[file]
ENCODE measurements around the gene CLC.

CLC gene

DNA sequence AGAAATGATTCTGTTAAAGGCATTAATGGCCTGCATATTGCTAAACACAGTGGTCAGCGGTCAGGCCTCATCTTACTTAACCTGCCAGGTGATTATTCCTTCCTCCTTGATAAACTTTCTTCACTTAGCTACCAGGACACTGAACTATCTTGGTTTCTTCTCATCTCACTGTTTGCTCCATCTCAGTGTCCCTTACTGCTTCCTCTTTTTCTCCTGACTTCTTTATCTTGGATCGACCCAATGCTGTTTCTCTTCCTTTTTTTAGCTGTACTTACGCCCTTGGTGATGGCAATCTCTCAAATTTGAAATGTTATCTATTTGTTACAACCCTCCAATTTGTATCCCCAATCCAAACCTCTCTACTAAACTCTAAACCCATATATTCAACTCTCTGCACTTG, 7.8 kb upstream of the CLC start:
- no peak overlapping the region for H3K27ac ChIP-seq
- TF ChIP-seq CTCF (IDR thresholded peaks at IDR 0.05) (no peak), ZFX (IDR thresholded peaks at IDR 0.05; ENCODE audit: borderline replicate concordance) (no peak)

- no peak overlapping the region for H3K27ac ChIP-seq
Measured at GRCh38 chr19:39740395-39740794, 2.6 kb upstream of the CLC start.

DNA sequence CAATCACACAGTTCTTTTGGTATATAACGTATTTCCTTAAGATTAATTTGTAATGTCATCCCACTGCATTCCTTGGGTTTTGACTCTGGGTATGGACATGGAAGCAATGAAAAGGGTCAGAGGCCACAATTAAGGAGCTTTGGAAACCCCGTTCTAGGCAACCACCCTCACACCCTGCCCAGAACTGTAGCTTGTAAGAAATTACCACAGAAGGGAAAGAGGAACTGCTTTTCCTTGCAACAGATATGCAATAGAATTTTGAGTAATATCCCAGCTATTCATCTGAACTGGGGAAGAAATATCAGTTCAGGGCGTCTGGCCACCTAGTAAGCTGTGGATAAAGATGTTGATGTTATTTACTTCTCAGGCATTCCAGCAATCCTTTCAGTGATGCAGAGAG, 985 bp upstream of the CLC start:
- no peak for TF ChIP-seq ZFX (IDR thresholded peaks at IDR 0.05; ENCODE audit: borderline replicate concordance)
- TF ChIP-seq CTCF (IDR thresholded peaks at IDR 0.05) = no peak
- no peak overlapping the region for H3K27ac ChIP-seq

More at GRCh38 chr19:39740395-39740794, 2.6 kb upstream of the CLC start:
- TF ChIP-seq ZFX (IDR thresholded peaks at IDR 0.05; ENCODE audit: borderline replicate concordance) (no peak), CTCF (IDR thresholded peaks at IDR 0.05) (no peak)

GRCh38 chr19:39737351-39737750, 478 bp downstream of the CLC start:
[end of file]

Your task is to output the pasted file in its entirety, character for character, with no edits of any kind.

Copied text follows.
ENCODE measurements around the gene CLC.

CLC gene

DNA sequence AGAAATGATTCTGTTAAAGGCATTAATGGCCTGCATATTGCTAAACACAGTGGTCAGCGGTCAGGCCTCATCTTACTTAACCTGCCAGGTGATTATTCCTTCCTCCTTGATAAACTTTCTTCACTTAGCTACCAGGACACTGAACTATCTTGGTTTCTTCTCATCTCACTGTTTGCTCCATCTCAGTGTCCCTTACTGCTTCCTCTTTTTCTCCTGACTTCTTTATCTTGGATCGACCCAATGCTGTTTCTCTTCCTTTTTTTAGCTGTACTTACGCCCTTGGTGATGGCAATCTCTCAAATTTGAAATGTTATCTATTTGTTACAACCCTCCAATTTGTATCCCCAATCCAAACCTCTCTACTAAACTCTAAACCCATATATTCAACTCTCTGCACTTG, 7.8 kb upstream of the CLC start:
- no peak overlapping the region for H3K27ac ChIP-seq
- TF ChIP-seq CTCF (IDR thresholded peaks at IDR 0.05) (no peak), ZFX (IDR thresholded peaks at IDR 0.05; ENCODE audit: borderline replicate concordance) (no peak)

- no peak overlapping the region for H3K27ac ChIP-seq
Measured at GRCh38 chr19:39740395-39740794, 2.6 kb upstream of the CLC start.

DNA sequence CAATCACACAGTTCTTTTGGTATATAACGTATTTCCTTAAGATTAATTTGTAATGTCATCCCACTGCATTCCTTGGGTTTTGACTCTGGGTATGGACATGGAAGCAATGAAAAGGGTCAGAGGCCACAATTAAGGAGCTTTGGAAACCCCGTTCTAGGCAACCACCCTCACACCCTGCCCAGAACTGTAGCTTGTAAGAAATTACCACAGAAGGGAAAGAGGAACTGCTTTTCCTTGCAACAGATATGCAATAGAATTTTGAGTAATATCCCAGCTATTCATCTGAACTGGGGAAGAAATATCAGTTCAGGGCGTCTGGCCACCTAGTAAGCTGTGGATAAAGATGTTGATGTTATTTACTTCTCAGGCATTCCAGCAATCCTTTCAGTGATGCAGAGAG, 985 bp upstream of the CLC start:
- no peak for TF ChIP-seq ZFX (IDR thresholded peaks at IDR 0.05; ENCODE audit: borderline replicate concordance)
- TF ChIP-seq CTCF (IDR thresholded peaks at IDR 0.05) = no peak
- no peak overlapping the region for H3K27ac ChIP-seq

More at GRCh38 chr19:39740395-39740794, 2.6 kb upstream of the CLC start:
- TF ChIP-seq ZFX (IDR thresholded peaks at IDR 0.05; ENCODE audit: borderline replicate concordance) (no peak), CTCF (IDR thresholded peaks at IDR 0.05) (no peak)

GRCh38 chr19:39737351-39737750, 478 bp downstream of the CLC start: